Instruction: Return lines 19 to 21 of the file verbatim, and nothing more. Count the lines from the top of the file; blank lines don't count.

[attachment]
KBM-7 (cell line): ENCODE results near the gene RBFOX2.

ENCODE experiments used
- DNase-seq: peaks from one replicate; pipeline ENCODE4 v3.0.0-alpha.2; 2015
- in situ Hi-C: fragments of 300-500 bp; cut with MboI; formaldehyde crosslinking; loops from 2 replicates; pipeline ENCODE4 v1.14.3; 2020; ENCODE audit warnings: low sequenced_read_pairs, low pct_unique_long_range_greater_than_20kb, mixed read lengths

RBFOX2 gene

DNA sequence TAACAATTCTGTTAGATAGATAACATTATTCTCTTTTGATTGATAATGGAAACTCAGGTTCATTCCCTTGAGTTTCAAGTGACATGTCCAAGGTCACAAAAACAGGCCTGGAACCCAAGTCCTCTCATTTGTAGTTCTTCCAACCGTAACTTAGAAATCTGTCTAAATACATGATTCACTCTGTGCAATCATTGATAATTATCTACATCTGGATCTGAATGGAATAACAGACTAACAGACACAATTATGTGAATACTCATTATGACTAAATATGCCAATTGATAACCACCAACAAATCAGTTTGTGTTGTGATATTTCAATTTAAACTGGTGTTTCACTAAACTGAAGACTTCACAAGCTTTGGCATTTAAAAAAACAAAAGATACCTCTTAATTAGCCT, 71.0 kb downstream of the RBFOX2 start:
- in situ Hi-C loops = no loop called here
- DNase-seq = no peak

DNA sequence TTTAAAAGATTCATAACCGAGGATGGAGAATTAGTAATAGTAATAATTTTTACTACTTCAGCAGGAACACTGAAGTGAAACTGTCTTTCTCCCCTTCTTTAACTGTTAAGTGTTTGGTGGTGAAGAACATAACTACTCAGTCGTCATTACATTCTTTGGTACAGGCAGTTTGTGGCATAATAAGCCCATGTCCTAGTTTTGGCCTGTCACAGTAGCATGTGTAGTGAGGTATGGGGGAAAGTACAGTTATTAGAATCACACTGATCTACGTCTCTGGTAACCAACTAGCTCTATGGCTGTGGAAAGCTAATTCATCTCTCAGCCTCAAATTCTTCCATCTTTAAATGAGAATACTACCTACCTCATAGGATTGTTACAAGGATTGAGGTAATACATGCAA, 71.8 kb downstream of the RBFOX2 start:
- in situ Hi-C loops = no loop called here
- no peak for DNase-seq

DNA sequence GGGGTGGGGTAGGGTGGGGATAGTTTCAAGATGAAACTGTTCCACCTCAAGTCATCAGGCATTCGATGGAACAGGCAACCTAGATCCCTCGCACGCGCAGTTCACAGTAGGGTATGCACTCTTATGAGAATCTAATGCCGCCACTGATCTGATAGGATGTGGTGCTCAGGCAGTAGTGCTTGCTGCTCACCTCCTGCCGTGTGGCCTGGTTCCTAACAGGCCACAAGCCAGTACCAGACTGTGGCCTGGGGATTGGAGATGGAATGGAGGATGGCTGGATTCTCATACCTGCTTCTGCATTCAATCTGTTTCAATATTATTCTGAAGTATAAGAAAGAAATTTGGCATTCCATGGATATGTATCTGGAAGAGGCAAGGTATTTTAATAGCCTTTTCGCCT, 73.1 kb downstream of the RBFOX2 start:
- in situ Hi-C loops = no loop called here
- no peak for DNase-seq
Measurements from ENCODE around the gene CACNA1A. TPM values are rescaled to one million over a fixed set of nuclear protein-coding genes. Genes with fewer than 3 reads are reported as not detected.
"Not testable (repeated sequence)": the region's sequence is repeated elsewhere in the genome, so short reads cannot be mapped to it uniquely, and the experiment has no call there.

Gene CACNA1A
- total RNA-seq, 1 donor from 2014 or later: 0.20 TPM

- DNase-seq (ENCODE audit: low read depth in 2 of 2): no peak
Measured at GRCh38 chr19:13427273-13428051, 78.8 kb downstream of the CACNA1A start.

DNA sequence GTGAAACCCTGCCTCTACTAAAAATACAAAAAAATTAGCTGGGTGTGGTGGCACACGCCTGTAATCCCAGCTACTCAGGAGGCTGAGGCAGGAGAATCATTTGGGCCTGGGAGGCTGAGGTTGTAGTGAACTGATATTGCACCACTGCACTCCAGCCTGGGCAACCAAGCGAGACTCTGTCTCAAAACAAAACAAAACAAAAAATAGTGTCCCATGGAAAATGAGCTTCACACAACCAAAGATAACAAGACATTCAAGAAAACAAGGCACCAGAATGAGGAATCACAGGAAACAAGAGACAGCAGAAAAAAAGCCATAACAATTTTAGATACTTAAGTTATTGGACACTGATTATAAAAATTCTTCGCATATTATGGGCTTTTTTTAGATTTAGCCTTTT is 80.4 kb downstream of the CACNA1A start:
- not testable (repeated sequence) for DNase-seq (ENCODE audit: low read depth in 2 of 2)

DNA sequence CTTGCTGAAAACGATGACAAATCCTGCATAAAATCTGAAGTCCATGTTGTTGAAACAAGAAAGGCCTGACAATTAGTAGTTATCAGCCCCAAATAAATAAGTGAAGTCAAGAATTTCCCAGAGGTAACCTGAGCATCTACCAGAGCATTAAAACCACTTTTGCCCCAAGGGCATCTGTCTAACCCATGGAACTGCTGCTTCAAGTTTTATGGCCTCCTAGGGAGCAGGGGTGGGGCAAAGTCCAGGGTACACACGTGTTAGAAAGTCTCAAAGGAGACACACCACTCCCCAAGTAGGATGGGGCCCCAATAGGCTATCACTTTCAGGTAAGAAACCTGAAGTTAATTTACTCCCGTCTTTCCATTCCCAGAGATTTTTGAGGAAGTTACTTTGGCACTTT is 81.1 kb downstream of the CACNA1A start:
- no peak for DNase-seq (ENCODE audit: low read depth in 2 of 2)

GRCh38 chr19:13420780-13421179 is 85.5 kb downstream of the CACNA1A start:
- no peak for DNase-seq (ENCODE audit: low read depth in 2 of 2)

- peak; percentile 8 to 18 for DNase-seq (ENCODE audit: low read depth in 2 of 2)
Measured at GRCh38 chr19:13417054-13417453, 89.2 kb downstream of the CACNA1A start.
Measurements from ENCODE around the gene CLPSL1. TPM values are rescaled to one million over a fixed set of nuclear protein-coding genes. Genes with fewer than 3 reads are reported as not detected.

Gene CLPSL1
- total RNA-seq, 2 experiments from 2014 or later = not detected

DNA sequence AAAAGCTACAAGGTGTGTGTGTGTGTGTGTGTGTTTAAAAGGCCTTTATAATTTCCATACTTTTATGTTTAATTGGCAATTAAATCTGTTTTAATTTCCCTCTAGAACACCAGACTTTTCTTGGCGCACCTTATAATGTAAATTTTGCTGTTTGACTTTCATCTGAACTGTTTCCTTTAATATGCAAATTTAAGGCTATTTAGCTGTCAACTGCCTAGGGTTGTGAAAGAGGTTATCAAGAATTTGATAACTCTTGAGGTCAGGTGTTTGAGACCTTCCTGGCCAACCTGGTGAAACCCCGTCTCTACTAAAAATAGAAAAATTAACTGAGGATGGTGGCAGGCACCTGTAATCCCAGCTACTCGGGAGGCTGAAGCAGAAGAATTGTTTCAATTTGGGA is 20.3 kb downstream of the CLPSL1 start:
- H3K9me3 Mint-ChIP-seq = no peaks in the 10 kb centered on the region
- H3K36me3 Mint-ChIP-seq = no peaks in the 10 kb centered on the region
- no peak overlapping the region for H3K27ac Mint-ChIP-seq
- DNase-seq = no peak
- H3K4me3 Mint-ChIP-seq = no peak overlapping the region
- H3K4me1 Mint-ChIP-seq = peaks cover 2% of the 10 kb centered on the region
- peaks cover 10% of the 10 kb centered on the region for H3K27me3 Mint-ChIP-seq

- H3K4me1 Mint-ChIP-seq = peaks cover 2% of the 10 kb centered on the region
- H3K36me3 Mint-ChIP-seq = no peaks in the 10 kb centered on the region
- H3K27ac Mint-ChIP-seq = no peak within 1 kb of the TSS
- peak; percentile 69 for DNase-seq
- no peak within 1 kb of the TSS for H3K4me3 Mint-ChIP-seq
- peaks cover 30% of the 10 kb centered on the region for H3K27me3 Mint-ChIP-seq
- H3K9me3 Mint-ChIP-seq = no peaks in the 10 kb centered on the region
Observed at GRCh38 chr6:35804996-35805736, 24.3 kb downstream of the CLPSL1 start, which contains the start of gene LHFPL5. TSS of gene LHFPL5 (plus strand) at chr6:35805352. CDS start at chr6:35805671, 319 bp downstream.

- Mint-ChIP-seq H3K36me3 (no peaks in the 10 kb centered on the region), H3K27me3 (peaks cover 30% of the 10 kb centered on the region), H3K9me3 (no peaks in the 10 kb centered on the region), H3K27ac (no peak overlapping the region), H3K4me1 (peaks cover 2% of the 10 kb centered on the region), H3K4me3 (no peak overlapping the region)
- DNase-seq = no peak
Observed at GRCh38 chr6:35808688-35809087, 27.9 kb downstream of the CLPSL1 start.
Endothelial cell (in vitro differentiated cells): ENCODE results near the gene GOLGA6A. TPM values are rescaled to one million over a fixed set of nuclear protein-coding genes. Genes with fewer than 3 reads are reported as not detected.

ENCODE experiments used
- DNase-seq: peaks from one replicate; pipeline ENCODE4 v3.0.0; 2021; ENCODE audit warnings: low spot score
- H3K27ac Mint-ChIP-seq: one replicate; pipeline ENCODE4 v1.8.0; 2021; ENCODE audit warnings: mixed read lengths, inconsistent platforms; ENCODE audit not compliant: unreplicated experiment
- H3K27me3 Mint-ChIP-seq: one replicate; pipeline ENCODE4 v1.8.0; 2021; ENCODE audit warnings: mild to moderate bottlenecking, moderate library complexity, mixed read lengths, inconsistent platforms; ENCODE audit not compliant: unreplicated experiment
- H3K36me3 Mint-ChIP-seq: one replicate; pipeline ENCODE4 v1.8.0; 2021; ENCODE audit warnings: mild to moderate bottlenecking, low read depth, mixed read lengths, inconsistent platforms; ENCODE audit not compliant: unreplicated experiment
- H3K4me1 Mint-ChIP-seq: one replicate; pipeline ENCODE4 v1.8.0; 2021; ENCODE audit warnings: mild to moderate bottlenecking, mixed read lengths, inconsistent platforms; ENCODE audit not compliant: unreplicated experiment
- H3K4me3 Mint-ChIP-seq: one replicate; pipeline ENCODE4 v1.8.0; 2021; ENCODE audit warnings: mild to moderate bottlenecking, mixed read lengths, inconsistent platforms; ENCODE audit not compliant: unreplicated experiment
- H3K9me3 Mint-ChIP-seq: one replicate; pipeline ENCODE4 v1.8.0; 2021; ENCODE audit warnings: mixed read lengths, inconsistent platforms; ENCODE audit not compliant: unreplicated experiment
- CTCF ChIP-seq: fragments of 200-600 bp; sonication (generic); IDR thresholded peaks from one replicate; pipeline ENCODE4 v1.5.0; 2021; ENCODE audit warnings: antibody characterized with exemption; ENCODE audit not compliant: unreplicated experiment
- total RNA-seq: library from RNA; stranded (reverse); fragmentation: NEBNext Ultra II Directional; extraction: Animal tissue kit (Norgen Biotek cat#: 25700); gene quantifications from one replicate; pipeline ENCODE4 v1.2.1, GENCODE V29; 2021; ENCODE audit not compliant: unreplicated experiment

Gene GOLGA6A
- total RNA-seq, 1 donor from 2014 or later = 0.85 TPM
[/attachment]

- DNase-seq (ENCODE audit: low read depth in 2 of 2): no peak
Measured at GRCh38 chr19:13427273-13428051, 78.8 kb downstream of the CACNA1A start.

DNA sequence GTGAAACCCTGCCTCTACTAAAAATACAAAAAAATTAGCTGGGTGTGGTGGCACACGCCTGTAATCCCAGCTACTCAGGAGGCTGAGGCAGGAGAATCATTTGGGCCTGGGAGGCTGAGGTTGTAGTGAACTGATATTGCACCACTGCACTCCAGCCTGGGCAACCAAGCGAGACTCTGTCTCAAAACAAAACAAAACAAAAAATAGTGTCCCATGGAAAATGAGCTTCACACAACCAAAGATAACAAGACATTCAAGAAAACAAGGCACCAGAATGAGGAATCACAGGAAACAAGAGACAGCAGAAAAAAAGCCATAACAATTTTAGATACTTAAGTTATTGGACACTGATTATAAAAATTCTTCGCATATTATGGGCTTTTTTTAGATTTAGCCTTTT is 80.4 kb downstream of the CACNA1A start: